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Pro-CODE bill may not help much

After reading the text of Senator Burns's pro-CODE bill (S.1726), I'm
not convinced that the bill would actually remove the barriers to the
export of PGP and other strong encryption software.  I'd like to know
whether you agree with my concerns, or if you think that the bill
would adequately protect encryption software exports.

[email protected] (Voters Telecommunications Watch) writes:


>The Pro-CODE Act resolves to:
>1.  Allow for the *unrestricted* export of "mass-market" or "public-domain"
>    encryption programs, including such products as Pretty Good Privacy and
>    popular World Wide Web browsers.
>2.  Requires the Secretary of Commerce to allow the less restricted export
>    of other encryption technologies if products of similar strength are
>    generally available outside the United States, roughly up to DES
>    strength.
>3.  Prohibits the federal government from imposing mandatory key-escrow
>    encryption policies on the domestic market and limiting the authority
>    of the Secretary of Commerce to set standards for encryption products.

I'm not sure that this interpretation of the pro-CODE bill is correct,
at least as far as points (1) and (2) are concerned.  It appears to me
that the bill allows the goverment to retrict all exports of
cyptographic software for general use, as long as similar retrictions
are imposed on the export of software for use by foreign banks.  PGP
could still be prohibited.  I will quote the relevant sections of the
bill, with my comments.

>From the text of the Pro-CODE Bill:

>          (8) GENERAL LICENSE- The term "general license" means a
>        general authorization that is applicable to a type of
>        export that does not require an exporter of that type
>        export to, as a condition to exporting-
>               (A) submit a written application to the Secretary;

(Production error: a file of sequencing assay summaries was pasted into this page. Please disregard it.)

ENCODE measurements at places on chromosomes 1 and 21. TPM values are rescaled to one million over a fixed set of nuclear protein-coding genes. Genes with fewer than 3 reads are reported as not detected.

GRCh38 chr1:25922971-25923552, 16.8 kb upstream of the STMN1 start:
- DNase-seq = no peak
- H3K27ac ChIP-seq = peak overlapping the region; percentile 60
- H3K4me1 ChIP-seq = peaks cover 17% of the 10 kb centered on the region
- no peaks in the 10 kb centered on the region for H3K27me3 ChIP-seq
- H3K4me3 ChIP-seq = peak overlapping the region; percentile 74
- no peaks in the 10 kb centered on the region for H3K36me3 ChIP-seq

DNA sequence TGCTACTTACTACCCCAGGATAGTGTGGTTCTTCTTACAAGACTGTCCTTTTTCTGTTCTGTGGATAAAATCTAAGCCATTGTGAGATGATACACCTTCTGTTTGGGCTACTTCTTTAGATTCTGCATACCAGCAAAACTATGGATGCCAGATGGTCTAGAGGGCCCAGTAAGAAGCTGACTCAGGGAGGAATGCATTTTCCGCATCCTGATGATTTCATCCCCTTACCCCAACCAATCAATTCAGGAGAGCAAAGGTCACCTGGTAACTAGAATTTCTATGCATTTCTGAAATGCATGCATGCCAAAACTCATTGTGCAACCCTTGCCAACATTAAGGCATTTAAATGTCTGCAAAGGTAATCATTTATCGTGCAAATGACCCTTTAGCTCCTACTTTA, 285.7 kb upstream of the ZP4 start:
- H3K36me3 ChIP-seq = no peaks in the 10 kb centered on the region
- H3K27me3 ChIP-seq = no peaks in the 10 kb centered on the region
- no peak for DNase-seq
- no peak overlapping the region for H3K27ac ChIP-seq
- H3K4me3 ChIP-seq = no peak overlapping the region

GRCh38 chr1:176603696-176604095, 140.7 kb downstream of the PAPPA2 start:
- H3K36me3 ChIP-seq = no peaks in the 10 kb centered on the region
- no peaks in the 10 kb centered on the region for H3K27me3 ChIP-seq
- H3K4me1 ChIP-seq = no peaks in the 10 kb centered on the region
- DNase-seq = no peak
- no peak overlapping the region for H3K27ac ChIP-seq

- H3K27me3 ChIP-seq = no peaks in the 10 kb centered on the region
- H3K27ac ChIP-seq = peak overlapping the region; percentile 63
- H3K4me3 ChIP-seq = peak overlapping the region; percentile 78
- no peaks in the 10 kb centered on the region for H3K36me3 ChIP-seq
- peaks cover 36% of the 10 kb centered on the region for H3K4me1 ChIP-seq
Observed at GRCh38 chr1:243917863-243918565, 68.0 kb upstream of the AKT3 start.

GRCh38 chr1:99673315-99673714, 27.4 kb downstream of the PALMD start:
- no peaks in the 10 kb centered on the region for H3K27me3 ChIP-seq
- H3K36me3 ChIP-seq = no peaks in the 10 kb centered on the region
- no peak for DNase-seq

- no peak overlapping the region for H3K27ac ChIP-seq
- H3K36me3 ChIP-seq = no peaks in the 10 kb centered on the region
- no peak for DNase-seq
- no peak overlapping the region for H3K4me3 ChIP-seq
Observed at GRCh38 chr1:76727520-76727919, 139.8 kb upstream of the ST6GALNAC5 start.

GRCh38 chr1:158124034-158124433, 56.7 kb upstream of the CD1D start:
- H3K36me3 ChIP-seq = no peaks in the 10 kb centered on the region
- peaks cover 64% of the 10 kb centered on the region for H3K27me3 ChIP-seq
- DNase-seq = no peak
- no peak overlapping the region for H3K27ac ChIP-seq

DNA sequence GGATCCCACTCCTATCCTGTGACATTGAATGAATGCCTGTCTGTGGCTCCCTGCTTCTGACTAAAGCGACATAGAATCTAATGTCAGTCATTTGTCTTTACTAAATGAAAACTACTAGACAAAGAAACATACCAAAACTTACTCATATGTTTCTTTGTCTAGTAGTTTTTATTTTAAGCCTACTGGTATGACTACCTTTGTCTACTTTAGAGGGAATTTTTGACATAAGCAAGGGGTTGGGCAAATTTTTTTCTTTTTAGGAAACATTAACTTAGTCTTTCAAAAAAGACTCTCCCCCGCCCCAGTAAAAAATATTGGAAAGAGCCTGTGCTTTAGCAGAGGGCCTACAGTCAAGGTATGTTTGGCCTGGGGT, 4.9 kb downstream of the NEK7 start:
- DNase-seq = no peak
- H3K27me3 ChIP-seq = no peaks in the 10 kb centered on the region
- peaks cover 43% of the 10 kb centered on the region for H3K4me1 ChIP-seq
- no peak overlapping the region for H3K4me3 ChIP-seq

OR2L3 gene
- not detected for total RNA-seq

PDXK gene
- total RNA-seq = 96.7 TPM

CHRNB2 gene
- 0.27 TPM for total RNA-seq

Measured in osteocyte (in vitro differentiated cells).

>                   or
>               (B) receive prior written authorization by the
>                   Secretary.

In other words, a "general license" means that rules may be
established regulating the export of certain materials, as long prior
written application or prior written authorization for the export is
not required.  For example, "Permission is hereby granted to export
all encryption software with a key length not exceeding 40 bits; no
written application is necessary." would be an example of a general
license to export a particular type of software.

>        Only a general license may be required, except as
>        otherwise provided under the Trading With The Enemy Act
>        (50 U.S.C. App.1 et seq.) or the International Emergency
>        Economic Powers Act (50 U.S.C. 1701 et seq.) (but only to 
>        the extent that the authority of the International 
>        Emergency Economic Power Act is not exercised to extend
>        controls imposed under the Export Administration Act of 
>        1979), for the export or reexport of-
>               (A) any computer software, including computer 
>                   software with encryption capabilities, that is-
>                   (i) generally available, as is, and designed
>                       for installation by the user or purchaser; or
>                   (ii) in the public domain (including on the 
>                       Internet) or publicly available because it
>                       is generally accessible to the interested
>                       public in any form; or
>               (B) any computing devise or computer hardware 
>                   solely because it incorporates or employs in 
>                   any form of computer software (including 
>                   computer software with encryption capabilities)
>                   that is described in subparagraph (A).